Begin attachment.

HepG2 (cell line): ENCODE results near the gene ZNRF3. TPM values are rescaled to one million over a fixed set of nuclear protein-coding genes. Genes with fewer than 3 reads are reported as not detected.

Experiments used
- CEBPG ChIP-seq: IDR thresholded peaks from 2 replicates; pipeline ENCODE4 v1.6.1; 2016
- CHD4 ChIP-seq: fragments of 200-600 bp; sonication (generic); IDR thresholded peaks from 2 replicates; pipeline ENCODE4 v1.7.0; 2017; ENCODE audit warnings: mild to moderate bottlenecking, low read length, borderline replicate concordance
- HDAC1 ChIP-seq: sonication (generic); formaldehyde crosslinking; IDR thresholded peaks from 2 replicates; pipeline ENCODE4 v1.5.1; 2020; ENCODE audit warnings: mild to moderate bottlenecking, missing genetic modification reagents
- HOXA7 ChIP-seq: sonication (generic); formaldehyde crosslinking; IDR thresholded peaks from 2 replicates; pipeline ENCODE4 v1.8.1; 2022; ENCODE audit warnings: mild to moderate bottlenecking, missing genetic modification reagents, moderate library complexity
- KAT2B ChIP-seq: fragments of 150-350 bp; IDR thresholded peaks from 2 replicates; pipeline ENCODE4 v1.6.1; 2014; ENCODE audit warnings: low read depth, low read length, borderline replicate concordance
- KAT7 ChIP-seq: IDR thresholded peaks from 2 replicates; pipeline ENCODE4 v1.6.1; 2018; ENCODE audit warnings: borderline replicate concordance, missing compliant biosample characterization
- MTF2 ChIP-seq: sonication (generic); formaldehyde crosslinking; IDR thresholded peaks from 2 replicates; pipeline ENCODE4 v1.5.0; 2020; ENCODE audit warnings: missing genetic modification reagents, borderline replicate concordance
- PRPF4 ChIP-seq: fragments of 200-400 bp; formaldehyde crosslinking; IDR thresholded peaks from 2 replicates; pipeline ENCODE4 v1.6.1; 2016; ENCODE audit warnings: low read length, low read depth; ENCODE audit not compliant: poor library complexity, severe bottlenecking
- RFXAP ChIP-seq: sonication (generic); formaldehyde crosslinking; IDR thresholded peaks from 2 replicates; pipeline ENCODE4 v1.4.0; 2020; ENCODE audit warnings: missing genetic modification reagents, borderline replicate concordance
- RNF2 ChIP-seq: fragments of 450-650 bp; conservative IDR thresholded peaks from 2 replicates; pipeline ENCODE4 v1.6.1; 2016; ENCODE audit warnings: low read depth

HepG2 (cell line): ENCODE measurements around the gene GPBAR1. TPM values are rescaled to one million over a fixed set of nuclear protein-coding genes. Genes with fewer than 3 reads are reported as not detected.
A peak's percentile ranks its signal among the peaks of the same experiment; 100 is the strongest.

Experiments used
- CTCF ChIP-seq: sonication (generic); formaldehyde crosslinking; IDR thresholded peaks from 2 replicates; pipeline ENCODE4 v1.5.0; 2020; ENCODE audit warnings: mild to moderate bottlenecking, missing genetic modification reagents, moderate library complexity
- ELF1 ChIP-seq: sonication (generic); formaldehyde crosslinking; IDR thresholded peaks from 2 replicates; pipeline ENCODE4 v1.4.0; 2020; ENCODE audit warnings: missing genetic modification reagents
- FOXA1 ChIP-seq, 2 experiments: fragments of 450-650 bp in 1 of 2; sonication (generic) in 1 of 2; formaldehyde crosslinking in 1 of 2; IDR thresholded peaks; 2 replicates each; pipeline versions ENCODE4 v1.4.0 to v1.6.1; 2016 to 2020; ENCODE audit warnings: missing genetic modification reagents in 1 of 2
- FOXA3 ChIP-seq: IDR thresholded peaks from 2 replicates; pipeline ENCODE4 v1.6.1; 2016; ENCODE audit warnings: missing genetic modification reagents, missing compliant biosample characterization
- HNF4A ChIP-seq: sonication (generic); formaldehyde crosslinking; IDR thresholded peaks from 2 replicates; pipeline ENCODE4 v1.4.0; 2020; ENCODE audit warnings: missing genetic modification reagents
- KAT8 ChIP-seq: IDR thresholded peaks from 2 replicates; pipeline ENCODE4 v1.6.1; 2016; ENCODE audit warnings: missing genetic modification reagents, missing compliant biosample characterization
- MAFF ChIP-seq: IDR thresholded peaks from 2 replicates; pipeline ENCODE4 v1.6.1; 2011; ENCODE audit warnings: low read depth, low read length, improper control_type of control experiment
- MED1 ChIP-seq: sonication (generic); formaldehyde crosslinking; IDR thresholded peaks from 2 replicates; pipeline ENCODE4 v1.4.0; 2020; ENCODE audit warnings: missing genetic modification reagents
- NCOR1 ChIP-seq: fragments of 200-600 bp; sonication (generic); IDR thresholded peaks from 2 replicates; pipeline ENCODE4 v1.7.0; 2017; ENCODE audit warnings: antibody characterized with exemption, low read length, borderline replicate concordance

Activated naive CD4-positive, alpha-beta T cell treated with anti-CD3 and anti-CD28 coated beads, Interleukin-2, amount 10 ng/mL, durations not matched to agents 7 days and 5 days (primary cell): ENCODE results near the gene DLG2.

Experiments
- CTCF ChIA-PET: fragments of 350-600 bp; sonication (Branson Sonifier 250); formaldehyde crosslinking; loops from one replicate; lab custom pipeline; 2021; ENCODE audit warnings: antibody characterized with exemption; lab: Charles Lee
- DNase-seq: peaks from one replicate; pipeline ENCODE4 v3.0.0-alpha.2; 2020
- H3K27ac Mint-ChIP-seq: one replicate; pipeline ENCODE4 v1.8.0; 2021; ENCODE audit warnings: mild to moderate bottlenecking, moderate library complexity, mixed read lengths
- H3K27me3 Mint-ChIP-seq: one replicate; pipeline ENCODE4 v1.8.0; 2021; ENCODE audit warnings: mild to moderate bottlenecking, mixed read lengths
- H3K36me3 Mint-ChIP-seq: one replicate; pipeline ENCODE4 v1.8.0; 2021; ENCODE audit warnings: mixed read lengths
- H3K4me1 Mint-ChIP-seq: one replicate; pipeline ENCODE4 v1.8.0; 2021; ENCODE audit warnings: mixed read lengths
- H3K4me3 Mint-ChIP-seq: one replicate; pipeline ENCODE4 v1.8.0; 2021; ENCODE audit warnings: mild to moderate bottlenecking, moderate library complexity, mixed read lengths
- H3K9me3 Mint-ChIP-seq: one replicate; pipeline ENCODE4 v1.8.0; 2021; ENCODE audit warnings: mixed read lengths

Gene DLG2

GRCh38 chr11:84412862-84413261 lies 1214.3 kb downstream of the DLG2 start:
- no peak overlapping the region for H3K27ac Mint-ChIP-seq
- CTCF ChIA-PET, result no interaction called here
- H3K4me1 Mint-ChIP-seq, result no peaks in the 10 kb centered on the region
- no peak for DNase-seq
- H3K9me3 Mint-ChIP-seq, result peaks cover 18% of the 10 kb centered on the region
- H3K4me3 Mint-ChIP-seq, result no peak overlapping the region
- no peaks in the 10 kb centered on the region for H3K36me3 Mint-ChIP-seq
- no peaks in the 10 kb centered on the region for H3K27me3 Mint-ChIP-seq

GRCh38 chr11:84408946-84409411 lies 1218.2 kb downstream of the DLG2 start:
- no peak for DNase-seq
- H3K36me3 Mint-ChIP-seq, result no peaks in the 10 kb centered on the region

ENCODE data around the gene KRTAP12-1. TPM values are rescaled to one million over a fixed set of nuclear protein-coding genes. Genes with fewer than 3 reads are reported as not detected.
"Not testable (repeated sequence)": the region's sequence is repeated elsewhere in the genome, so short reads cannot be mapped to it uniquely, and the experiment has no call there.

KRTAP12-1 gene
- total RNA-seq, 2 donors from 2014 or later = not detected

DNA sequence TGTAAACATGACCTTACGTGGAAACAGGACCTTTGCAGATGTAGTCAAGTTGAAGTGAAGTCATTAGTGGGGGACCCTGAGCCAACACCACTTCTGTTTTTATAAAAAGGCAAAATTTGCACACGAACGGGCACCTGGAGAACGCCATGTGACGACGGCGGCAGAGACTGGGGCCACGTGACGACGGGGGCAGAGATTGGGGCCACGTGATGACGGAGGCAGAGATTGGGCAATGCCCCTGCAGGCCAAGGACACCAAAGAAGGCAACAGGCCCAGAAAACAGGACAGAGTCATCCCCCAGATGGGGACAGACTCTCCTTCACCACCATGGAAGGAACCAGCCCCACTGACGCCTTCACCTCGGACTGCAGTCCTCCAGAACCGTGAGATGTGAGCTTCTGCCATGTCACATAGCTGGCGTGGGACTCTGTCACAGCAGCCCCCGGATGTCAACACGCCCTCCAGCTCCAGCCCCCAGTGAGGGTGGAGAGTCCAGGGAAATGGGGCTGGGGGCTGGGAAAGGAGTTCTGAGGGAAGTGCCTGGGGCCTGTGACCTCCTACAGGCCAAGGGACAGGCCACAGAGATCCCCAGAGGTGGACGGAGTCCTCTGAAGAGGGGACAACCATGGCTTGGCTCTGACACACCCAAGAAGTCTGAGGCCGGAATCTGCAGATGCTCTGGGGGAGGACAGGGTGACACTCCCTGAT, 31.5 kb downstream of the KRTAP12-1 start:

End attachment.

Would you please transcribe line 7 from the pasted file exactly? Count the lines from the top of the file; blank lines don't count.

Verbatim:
- KAT2B ChIP-seq: fragments of 150-350 bp; IDR thresholded peaks from 2 replicates; pipeline ENCODE4 v1.6.1; 2014; ENCODE audit warnings: low read depth, low read length, borderline replicate concordance